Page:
Frontline healthcare workers who are directly diagnosing, treating, or caring for patients with COVID-19 have increased risks for depression, anxiety, insomnia, and distress, according to a study from China.
Treatment with the serotonin-norepinephrine reuptake inhibitor venlafaxine in patients with obstructive sleep apnoea (OSA) does not yield significant improvements in the apnoea–hypopnea index and even appears to worsen sleep architecture, as shown in a study.
A once-daily triple therapy of fluticasone furoate/umeclidinium/vilanterol (FF/UMEC/VI; ICS/LAMA/LABA*) in a single inhaler significantly reduces the risk of all-cause mortality compared with a dual therapy of UMEC/VI (LAMA/LABA) in chronic obstructive pulmonary disease (COPD) patients with a history of moderate or severe exacerbations, confirm the latest results of the IMPACT** study.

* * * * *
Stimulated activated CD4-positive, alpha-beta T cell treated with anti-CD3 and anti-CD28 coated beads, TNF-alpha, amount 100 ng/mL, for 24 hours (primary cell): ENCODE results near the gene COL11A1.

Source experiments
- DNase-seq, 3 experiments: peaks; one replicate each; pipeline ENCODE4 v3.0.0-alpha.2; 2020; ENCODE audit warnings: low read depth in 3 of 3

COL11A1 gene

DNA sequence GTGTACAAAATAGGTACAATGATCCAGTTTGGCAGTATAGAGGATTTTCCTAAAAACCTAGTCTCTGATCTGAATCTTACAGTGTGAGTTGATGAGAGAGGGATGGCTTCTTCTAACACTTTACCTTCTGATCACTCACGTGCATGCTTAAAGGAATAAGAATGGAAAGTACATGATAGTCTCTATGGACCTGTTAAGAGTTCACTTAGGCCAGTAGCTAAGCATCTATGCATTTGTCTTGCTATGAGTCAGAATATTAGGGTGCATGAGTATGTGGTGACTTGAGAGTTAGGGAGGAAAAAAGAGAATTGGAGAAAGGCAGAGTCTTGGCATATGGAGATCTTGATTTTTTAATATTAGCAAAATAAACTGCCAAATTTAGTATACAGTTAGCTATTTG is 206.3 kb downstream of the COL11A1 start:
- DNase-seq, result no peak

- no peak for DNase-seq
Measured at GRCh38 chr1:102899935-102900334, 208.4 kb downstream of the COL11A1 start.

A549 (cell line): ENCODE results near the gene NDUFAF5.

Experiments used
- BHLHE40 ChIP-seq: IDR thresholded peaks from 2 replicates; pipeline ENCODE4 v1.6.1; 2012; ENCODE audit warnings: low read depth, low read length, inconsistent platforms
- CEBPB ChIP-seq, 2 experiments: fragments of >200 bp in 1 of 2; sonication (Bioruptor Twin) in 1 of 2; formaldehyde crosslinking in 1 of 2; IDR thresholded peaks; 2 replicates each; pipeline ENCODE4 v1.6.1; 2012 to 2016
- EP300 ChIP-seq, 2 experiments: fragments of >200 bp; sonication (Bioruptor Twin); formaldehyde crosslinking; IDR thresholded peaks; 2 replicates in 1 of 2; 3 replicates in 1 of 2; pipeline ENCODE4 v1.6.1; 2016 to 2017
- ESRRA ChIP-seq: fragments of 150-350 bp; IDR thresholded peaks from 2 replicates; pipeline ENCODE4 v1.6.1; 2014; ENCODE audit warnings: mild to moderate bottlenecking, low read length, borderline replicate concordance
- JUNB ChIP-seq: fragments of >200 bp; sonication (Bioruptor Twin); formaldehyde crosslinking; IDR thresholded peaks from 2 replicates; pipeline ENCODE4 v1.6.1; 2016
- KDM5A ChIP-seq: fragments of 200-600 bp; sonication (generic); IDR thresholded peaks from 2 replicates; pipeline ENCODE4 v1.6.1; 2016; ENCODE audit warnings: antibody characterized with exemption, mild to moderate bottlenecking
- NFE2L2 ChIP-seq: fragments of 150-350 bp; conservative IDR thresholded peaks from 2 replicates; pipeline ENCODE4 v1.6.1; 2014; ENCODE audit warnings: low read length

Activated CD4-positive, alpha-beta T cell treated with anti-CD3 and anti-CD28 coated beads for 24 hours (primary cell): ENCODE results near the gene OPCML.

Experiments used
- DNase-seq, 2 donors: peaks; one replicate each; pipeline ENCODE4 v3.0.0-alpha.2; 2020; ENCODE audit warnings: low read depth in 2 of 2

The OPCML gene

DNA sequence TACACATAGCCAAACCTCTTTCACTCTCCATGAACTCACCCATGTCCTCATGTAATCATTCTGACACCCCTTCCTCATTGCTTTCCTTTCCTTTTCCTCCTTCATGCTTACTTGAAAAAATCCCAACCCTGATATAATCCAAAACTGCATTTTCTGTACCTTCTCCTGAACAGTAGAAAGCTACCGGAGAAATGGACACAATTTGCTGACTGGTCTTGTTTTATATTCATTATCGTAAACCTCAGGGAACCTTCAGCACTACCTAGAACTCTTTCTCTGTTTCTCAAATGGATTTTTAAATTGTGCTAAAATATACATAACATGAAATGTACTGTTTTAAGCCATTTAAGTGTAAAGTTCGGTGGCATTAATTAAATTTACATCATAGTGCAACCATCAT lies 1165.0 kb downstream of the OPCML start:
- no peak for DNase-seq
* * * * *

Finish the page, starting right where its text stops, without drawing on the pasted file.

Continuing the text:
There is currently no definite evidence showing that two classes of antihypertensive medications — ACE inhibitors and ARBs* — are linked to increased risk of COVID-19 infection, leading experts say. On the contrary, what is clear is that stopping these medications simply because of concern over their perceived theoretical risk can come at a price of adverse cardiovascular (CV) events.
Use of noninvasive ventilation (NIV), similar to invasive mechanical ventilation (IMV), appears to lessen mortality but may increase the risk for transmission of the novel coronavirus disease (COVID-19) in healthcare workers, suggest the results of a study.
At present, there are no definitive treatments for COVID-19. More than 300 clinical trials are ongoing in the search for a cure. Some of the treatments being tested were previously used, with varying levels of efficacy, in the treatment of severe acute respiratory syndrome (SARS) or Middle East respiratory syndrome (MERS).